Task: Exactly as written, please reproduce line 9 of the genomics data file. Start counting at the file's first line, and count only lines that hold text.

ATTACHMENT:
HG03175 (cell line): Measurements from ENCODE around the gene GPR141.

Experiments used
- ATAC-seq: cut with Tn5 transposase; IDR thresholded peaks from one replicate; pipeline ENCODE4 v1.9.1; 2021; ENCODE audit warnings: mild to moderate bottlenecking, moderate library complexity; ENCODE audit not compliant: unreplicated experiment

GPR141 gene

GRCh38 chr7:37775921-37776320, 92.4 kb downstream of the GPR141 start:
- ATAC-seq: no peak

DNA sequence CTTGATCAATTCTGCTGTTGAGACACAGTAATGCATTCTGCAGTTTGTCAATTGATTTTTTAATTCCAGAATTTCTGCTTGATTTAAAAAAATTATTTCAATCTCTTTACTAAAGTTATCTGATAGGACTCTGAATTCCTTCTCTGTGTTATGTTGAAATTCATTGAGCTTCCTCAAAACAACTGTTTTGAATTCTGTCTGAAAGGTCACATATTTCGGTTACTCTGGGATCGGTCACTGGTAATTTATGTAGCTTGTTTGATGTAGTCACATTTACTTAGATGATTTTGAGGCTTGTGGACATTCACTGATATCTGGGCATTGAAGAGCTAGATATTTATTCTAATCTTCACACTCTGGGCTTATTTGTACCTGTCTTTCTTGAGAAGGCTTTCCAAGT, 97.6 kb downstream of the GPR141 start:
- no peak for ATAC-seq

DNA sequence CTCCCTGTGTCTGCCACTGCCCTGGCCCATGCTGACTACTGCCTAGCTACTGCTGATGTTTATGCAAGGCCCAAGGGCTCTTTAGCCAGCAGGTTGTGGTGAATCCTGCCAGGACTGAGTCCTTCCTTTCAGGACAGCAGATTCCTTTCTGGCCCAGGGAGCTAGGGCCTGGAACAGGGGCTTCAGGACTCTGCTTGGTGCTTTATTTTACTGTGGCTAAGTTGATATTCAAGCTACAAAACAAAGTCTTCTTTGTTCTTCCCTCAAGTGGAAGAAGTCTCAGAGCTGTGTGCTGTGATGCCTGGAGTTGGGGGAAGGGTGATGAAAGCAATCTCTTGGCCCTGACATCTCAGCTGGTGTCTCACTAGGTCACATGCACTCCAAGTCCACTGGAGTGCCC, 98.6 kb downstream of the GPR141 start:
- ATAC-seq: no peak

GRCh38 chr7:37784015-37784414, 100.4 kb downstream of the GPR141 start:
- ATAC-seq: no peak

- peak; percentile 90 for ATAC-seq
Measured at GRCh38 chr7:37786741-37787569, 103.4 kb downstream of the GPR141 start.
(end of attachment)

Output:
DNA sequence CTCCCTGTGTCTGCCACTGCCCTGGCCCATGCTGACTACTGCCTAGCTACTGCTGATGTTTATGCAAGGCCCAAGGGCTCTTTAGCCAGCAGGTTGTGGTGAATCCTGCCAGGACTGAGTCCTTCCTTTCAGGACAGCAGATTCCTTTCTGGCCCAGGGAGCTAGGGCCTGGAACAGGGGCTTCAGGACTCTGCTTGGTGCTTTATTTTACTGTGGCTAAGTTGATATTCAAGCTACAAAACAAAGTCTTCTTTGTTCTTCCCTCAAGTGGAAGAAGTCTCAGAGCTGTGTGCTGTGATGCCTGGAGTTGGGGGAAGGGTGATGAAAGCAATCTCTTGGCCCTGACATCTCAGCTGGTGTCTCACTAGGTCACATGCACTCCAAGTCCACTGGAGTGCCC, 98.6 kb downstream of the GPR141 start: